Q: [I had a little difficulty understanding this first question] What are we doing with Community Development Block Grant (CDBG) funding with regards to neighborhoods?
A: The mayor discussed using some of the money to repair sidewalks by shifting a greater percentage of the money to the city.
Q: Rambling question about Sea World and reading from an LA Times editorial about orcas in captivity. Faulconer politely asked what the question might be.
A: Sea World’s 50th anniversary was cause for city recognition. They are a national leader in conservation. The city council unanimously recognized Sea World with a proclamation of March as “Sea World” month.
This was the first PETA activist question. This was Q&A for the mayor, not a forum to grandstand.
Q: Clairemont-Mesa Blvd and Morena have huge potholes that need fixing. [Ed comment: Oh yeah! and add Clairemont Dr.] Also many of the boards and commissions run by the city need members.
A: “I love fixing pot holes.” [This drew applause and laughter.] Faulconer discussed a process improvement that the audit committee helped discover in geographically grouping pot hole repairs. [Ed. note: That it took the audit committee to help figure this out is more reason for managed competition.]
Faulconer said the city’s web site had information on commission and board opportunities. He said that he had started on the board of Mission Bay Park, which is right near us. “Maybe the next mayor of San Diego is in the audience.” [Ed note: I found a little challenging to find these opportunities when searching the web site and they are scattered on various pages.]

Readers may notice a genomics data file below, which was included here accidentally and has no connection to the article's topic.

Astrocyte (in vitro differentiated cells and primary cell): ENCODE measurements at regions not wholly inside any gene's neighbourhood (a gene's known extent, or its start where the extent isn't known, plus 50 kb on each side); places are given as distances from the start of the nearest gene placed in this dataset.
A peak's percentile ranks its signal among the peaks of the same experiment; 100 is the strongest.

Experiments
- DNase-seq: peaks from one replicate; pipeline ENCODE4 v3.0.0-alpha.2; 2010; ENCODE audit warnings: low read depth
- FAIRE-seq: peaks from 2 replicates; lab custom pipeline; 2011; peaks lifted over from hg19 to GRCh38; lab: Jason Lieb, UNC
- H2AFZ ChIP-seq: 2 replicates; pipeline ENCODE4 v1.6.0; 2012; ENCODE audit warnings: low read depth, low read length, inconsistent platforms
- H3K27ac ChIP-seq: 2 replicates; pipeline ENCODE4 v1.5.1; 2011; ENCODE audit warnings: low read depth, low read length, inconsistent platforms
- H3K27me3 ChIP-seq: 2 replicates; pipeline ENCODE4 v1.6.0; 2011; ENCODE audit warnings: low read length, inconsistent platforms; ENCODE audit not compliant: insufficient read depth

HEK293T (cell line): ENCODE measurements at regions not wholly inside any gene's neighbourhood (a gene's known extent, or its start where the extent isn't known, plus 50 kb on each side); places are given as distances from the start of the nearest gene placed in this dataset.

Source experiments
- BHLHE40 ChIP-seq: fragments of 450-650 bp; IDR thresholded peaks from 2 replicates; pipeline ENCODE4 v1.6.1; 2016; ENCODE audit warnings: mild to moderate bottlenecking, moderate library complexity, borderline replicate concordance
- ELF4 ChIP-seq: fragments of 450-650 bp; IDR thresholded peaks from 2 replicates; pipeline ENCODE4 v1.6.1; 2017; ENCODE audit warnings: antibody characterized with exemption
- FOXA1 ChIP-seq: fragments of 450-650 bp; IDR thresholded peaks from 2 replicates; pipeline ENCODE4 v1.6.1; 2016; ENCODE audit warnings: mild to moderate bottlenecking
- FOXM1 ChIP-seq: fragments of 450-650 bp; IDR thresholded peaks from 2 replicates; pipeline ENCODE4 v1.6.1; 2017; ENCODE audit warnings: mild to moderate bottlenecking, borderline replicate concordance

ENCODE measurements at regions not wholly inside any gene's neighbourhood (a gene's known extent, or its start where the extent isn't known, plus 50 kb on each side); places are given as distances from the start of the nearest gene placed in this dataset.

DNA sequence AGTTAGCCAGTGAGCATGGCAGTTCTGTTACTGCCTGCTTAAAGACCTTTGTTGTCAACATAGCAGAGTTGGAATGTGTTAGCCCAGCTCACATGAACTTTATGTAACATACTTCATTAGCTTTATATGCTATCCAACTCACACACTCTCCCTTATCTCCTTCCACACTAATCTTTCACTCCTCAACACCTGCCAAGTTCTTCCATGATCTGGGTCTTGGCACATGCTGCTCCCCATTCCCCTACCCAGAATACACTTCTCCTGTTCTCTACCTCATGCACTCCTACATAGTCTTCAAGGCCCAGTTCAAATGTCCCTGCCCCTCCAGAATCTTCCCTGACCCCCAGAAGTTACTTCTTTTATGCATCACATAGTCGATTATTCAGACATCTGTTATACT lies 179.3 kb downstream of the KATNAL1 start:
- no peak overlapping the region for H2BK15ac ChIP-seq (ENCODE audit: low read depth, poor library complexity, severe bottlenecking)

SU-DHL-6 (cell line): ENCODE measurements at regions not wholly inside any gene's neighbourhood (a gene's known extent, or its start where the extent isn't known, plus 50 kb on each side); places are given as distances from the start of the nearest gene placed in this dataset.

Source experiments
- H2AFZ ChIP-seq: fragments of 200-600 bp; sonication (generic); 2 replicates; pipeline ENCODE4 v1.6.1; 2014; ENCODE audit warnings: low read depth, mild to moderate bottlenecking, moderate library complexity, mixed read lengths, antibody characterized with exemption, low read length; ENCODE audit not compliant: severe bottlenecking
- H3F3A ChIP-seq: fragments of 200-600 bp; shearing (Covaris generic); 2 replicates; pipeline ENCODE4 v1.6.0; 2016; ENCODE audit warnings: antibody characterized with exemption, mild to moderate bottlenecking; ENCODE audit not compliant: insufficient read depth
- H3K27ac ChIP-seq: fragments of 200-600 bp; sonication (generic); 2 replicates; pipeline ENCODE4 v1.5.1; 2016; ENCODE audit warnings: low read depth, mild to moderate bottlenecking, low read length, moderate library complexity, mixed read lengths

A follow on discussion on the Balboa park celebration ensued. He said that the celebration would be something San Diegans could be proud of and would be affordable. It will focus on the park and museums and San Diego’s heritage. A grandiose “international” celebration is not in the works. He noted that if an L.A. firm had been involved as the key planner, that is no longer the case.
Q: Pulling permits is arduous and difficult process. It’s a horrible process. What can you do?
A: “We can do something.” Faulconer promised the city will have clear rules of the road and will play no favorites in the permitting process. He added that the city will speed up the process and make known the stage of the process through an on-line system. “Time is money.” Getting permits process improved is tied to economic development in his view.